December 08, 2010
THE INTIMATE INSIDER
ASHLEY BOTTOMS: THE BOTTOM LINE
Article 01: Going out for the first time as a transgendered person
Being a transgendered person, I am often asked a lot of questions about who I am and what a day in my life is like. In these articles I will do my best to answer them:GOING OUT FOR THE FIRST TIME:
If you are transgendered like me then you have either thought about what it is like going out for the first time or you have done it already yourself and have your own story to tell.
For those who have gone out, each person’s story, while probably the same in many ways, are going to be different in scope and description, but in the end you decided to take on the risk and explore a part of your life that you only lived out in your imagination and wildest of dreams.
For those of you who have not yet ventured on outside into the real world, the world can seem like a very big, lonely, and scary place and going out dressed as the opposite sex is not going to make it any less intimidating. Let me tell you that even though you may be scared that this is a great time to make that first step. When I came out years ago there were no social networks or internet groups to be found and I never saw anyone transgendered out in public.
Now that has all changed and in my opinion, it is a great time to be transgendered, but there are still a few things to remember, so let me give you some pointers that helped me on my first time out and hopefully will help you as well.
FIRST: Congratulations are in order
For all of you who are seriously considering taking that first step out into the mainstream as he opposite sex let me be the first to congratulate you on this as this is a huge first step into your life as a transgendered person. Know that wanting and doing are two completely different things, and just as you want to go out dressed and see the world and have the world see you as the person you wish to express yourself as, that there are many things you will need to know and do.
SECOND: Confidence is key
Your confidence in yourself and who you are is going to play a huge role in your success or failure in going outside for the first time. Believing that you can do this is not going to be enough. What you need to do is to truly believe in who you are and have the utmost confidence in being who you are. This means being able to look people in the eye when confronted or confronting them and being able to speak clearly and smile. If you believe in who you are and have complete confidence in that belief, then others will automatically pick up on that confidence and believe in you as well. Confidence is seen as a positive and can be an attraction in a lot of things. Everything from a simple job interview to a sporting competition relies on confidence and going out and presenting yourself as the opposite sex is no different.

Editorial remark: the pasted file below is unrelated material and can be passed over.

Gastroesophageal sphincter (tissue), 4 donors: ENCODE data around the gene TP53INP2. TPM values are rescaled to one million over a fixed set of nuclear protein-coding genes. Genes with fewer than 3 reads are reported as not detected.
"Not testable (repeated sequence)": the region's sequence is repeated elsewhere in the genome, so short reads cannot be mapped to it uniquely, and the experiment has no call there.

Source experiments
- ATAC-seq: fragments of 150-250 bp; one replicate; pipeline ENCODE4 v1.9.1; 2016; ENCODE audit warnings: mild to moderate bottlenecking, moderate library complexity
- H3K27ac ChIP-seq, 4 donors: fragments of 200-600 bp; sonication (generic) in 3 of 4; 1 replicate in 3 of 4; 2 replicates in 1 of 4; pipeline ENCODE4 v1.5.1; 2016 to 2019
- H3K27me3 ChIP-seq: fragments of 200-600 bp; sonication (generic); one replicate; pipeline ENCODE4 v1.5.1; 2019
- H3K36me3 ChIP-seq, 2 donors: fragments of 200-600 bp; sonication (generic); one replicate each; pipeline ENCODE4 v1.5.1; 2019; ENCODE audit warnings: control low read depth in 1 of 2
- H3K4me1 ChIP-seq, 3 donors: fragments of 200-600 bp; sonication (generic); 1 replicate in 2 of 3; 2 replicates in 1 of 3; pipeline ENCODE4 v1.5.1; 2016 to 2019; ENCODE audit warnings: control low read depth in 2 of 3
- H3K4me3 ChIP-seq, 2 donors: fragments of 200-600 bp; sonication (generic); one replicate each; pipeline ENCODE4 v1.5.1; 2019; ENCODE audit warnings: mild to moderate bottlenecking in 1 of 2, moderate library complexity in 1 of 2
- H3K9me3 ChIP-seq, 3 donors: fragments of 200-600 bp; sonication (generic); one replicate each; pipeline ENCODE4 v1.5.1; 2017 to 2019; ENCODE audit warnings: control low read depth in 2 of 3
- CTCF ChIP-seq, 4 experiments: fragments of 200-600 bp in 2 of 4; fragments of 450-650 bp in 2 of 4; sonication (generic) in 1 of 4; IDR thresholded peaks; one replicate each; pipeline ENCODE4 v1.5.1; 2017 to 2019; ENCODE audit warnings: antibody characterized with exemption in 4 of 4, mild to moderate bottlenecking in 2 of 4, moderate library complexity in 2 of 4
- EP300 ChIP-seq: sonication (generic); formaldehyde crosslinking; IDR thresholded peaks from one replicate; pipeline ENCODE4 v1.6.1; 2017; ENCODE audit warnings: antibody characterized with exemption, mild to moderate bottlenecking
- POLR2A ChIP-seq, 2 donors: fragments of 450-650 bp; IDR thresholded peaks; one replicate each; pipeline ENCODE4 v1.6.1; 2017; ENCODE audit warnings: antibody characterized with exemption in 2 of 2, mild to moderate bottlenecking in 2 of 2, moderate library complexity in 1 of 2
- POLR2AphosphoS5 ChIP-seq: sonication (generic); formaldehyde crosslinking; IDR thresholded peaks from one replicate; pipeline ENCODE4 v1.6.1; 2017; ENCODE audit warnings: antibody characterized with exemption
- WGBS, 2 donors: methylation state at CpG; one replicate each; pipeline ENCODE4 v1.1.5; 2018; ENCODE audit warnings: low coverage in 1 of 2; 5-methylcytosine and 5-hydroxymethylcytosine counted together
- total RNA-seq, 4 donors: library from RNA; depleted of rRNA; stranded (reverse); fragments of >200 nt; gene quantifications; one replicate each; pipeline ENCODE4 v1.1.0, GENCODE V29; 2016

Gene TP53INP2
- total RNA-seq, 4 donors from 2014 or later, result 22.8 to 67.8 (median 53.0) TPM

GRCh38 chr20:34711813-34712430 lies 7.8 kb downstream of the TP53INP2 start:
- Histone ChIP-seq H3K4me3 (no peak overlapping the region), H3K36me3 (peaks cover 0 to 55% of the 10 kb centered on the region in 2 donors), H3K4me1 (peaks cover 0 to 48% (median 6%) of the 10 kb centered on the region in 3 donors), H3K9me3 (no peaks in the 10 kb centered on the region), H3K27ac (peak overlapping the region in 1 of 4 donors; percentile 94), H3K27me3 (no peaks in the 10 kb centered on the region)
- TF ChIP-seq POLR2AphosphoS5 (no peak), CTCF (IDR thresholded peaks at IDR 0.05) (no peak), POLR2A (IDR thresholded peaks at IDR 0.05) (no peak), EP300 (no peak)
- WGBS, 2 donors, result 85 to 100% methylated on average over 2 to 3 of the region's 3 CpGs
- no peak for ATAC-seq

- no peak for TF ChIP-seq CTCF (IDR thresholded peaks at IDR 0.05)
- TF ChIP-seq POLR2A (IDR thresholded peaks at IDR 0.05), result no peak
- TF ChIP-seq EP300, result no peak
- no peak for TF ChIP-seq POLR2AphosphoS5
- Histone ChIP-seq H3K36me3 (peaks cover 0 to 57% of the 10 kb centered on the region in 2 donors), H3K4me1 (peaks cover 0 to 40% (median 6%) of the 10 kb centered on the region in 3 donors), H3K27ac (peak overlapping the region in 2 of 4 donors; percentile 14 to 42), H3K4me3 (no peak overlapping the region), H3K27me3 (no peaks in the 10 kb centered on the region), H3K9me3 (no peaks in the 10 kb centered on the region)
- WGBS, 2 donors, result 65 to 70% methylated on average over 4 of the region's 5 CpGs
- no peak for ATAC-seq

There are many times when I am outside that I will often run into people or situations and what I will do is to remember something that I say to myself daily. I will say to myself that “I am a woman and others believe that I am a woman”. This little chant will allow me to focus on my confidence in myself and help me to confront everyday things as I would if I were not transgendered, and it works. Most people in society have their own agendas and are not going to give you a difficult time, and you are bound to run into at least one situation that will test your fears. Always remember to believe in yourself and who you are and others will believe in you too.
THIRD: Try not to overdo the passing process
Sure it would be great if we all could pass 100% of the time and no one would give us a second glance, but this is the real world, and people notice everything about everything. What you need to do is to put your worries aside when it comes to passing and to just focus on the details that will make you look and feel good about being who you are. If you worry too much about every single detail then you are just going to cause yourself unnecessary anxieties and stress and you already have enough of that just taking on this task of going out for the first time.
What I would do is to try and have the outfit that you will ultimately wear picked out the night before so that way you can concentrate more on your mannerisms and building up your confidence for your big day. Remember that there are always going to be subtle things that are going to give you away and that there really is not much you can do about that, so do not put much worrying into that. Instead of worrying about the things that will give you away, emphasize on the things that help you to pass. If you have a great smile, then concentrate on smiling more, and If you have great eyes then be sure to compliment them and not hide them. Looking your best does not have to be stressful if you take the time to concentrate on your good points.